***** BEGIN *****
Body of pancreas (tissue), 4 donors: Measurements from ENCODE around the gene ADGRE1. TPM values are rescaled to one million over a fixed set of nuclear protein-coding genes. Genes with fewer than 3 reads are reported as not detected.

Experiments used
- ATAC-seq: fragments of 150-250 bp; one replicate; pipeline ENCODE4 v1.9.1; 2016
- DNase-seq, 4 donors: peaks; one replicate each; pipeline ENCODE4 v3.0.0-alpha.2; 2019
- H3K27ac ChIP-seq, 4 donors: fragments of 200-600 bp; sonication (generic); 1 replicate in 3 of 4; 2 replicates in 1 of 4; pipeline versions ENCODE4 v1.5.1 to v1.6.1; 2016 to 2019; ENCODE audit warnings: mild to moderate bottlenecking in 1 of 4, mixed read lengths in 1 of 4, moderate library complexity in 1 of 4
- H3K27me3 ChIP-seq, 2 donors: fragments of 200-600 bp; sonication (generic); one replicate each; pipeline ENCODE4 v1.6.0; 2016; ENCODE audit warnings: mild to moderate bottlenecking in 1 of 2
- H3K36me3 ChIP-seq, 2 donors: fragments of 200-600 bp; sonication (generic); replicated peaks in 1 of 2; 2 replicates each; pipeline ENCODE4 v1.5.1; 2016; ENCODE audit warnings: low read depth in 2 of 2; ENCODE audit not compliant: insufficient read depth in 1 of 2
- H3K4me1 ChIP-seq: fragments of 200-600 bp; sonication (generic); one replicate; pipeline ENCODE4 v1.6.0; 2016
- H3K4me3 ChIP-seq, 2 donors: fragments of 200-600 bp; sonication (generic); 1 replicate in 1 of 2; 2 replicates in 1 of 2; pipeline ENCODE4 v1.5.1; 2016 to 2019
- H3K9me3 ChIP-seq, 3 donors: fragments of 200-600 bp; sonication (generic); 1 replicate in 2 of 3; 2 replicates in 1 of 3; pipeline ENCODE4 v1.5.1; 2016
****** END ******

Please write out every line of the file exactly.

Body of pancreas (tissue), 4 donors: Measurements from ENCODE around the gene ADGRE1. TPM values are rescaled to one million over a fixed set of nuclear protein-coding genes. Genes with fewer than 3 reads are reported as not detected.

Experiments used
- ATAC-seq: fragments of 150-250 bp; one replicate; pipeline ENCODE4 v1.9.1; 2016
- DNase-seq, 4 donors: peaks; one replicate each; pipeline ENCODE4 v3.0.0-alpha.2; 2019
- H3K27ac ChIP-seq, 4 donors: fragments of 200-600 bp; sonication (generic); 1 replicate in 3 of 4; 2 replicates in 1 of 4; pipeline versions ENCODE4 v1.5.1 to v1.6.1; 2016 to 2019; ENCODE audit warnings: mild to moderate bottlenecking in 1 of 4, mixed read lengths in 1 of 4, moderate library complexity in 1 of 4
- H3K27me3 ChIP-seq, 2 donors: fragments of 200-600 bp; sonication (generic); one replicate each; pipeline ENCODE4 v1.6.0; 2016; ENCODE audit warnings: mild to moderate bottlenecking in 1 of 2
- H3K36me3 ChIP-seq, 2 donors: fragments of 200-600 bp; sonication (generic); replicated peaks in 1 of 2; 2 replicates each; pipeline ENCODE4 v1.5.1; 2016; ENCODE audit warnings: low read depth in 2 of 2; ENCODE audit not compliant: insufficient read depth in 1 of 2
- H3K4me1 ChIP-seq: fragments of 200-600 bp; sonication (generic); one replicate; pipeline ENCODE4 v1.6.0; 2016
- H3K4me3 ChIP-seq, 2 donors: fragments of 200-600 bp; sonication (generic); 1 replicate in 1 of 2; 2 replicates in 1 of 2; pipeline ENCODE4 v1.5.1; 2016 to 2019
- H3K9me3 ChIP-seq, 3 donors: fragments of 200-600 bp; sonication (generic); 1 replicate in 2 of 3; 2 replicates in 1 of 3; pipeline ENCODE4 v1.5.1; 2016